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In the meantime, the Bhutan Conservancy, in partnership with Glacier Park staff, has published a new “2017 Field Guide to Centennial Park Project Priorities,” which includes education, preservation, and research projects to ensure the highest and best use of private support and full leverage of federal dollars. Among Bhutan them are a variety of projects aimed directly at the effects of climate change, including support for the Bhutan of the Continent ecosystem and Bhutan Trans-Boundary Conservation initiatives. Given past performance and current status, there is every reason to anticipate those goals will be met or exceeded. In fact, the Bhutan board has recently raised its budget goals from $1. million in 2015 to $2 million for the 2016-2017 fiscal year!17

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Your travel destination is no matter the level of successes, there will be continuing need for private philanthropy. And that poses two questions that are often raised: Why private philanthropy at all? Isn’t this the responsibility of the national government?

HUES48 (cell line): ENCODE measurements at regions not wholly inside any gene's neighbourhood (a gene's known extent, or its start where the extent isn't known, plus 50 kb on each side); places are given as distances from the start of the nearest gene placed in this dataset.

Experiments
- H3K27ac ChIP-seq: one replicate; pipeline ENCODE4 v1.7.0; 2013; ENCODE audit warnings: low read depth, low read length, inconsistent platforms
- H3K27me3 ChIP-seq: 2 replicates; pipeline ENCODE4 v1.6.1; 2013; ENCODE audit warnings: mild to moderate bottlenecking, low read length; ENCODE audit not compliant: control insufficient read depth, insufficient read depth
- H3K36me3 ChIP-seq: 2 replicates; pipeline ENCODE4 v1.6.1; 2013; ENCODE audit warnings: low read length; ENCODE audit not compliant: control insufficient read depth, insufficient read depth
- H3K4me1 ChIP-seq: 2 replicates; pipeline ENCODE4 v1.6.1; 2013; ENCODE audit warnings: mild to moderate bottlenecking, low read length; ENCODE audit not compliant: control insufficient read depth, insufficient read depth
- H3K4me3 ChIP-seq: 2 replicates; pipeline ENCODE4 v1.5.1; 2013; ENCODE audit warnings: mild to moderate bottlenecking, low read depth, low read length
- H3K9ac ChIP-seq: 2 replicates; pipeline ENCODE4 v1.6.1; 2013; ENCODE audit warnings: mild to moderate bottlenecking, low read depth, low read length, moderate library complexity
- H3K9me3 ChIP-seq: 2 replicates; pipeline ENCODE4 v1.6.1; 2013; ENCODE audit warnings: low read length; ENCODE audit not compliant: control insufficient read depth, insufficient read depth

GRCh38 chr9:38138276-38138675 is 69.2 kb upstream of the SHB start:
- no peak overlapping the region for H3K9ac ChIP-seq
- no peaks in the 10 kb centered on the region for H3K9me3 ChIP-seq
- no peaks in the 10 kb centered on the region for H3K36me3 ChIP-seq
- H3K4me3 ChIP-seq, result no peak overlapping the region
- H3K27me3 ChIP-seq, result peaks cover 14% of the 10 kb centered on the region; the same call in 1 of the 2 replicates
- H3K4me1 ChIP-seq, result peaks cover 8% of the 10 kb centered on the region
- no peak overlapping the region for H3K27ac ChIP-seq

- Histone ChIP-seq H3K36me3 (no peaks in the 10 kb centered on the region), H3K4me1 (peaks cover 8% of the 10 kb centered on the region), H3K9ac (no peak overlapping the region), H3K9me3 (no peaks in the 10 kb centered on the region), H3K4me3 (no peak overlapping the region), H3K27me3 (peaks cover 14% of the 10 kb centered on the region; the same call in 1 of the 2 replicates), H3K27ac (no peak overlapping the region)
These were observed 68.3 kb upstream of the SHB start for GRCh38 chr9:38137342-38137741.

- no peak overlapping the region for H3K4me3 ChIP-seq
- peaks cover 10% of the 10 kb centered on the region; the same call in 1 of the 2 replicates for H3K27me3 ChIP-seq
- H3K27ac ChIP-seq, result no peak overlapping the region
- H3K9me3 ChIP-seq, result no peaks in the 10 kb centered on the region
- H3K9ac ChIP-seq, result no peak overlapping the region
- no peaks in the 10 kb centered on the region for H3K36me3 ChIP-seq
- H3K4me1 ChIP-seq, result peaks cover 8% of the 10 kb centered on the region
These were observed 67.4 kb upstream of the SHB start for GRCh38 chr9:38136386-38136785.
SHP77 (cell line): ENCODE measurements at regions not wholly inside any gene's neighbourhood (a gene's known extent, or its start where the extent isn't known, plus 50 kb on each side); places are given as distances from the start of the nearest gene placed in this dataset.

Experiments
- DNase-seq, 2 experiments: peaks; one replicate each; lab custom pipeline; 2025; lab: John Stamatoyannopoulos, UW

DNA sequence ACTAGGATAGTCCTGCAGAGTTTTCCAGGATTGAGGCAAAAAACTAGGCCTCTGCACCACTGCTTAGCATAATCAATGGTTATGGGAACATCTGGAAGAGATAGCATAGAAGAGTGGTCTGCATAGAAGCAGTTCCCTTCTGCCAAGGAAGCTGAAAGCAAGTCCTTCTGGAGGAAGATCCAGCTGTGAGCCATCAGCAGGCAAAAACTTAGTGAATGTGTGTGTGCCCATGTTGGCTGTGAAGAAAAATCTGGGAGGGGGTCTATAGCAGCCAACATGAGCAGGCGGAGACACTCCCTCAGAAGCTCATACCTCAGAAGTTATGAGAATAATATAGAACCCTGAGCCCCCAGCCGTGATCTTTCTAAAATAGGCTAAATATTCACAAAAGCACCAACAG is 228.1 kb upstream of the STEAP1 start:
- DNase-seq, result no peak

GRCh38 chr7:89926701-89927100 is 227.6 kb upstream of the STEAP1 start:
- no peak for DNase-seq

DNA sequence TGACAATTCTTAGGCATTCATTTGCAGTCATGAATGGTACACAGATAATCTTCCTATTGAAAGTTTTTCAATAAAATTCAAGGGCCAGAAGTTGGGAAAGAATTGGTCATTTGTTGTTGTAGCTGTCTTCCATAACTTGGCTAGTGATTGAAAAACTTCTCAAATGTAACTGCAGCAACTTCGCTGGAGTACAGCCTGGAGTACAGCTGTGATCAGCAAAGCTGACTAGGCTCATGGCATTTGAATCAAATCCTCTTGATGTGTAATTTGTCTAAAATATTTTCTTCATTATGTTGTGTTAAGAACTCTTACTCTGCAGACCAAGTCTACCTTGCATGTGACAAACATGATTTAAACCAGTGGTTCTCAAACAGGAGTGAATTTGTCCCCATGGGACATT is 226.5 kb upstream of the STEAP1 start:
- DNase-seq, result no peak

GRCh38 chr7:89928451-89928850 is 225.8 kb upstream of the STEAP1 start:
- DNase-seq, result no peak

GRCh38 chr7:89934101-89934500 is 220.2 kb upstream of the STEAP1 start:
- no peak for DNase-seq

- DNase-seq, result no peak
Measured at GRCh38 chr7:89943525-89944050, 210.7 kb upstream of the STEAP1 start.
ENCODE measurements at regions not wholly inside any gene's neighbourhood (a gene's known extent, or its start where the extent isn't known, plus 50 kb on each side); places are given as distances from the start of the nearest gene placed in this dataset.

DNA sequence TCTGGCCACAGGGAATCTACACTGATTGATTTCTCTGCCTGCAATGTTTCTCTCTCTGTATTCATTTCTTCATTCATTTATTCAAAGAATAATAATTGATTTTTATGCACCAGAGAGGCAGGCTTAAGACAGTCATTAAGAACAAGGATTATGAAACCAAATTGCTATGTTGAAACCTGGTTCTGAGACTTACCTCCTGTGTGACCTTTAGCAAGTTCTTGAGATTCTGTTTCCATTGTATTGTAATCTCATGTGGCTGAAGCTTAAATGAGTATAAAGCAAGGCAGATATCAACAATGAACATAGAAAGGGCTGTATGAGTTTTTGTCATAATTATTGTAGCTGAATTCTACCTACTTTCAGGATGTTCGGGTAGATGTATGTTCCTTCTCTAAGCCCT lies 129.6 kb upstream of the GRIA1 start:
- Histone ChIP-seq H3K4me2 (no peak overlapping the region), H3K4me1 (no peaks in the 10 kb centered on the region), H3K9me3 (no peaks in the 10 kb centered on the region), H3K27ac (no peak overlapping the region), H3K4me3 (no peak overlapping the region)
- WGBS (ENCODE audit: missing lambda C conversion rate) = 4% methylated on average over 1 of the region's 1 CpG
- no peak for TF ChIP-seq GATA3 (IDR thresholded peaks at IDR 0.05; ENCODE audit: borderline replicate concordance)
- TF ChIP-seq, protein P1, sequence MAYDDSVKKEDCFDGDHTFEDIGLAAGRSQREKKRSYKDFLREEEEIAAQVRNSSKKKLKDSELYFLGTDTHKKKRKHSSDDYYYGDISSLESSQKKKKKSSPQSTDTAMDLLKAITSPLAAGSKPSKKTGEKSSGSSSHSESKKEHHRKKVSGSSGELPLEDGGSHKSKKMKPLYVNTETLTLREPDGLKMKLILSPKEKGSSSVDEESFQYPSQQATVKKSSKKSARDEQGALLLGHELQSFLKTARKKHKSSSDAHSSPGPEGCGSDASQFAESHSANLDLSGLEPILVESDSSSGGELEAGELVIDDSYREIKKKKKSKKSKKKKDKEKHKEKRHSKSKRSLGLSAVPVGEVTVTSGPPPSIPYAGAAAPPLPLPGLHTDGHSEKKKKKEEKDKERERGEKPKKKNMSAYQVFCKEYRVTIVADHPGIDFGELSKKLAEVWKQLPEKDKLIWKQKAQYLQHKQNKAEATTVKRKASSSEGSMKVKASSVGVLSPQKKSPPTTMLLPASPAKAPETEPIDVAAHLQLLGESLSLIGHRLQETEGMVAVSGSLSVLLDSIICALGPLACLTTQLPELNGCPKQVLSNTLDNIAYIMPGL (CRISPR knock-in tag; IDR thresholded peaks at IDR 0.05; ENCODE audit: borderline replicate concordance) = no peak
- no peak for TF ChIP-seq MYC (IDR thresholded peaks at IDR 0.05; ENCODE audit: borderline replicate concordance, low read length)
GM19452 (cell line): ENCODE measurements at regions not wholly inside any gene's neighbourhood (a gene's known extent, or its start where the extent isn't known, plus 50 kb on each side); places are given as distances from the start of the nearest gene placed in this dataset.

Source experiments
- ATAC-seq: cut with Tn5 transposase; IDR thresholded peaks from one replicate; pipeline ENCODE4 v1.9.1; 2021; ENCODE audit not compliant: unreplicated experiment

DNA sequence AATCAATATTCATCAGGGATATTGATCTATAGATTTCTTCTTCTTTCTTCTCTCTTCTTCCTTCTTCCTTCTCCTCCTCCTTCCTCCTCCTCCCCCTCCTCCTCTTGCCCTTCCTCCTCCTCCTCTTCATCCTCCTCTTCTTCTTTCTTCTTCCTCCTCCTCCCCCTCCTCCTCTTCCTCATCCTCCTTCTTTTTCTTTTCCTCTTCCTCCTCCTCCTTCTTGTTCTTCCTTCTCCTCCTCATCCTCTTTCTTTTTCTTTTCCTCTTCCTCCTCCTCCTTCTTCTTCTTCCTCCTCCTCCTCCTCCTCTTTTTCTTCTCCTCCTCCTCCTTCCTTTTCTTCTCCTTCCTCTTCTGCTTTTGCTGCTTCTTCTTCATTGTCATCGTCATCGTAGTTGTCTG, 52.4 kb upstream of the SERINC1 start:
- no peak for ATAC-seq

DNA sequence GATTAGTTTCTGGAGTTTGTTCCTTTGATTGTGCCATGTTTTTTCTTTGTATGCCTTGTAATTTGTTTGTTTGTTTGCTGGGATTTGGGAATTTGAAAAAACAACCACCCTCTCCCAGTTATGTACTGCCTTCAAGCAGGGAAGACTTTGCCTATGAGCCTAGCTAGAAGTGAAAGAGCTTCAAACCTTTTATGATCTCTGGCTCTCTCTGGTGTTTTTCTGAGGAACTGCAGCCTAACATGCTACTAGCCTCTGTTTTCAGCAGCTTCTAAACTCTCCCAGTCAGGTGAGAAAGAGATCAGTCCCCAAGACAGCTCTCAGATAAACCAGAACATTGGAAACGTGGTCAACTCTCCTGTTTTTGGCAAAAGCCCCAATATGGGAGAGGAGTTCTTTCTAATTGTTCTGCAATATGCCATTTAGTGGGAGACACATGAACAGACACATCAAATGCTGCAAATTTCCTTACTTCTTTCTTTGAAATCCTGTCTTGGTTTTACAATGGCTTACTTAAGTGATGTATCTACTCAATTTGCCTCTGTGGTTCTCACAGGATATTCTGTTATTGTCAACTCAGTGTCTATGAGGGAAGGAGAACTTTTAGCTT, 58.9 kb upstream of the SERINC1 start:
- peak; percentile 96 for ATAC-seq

The simple answer is that the needs of our parks have historically exceeded the willingness of Congress (or state and local elected bodies) to appropriate funds. It was true with the first park—Yellowstone—and it is a compounded truth today. Your travel destination is a deeper reason flows to the very core of Teddy Roosevelt’s “essential democracy.”

In an undated tract, Freeman Tilden of the National Park Service wrote a thoughtful piece for the predecessor to the National Park Foundation, the National Park Trust Fund, titled The Fifth Essence. His premise was that after the early Greek philosophers decided there were four elements, or essences— fire, air, water, and earth—they began to perceive there was something else: a soul of the elements—“behind the thing seen must lie the greater thing unseen”—the fifth essence.

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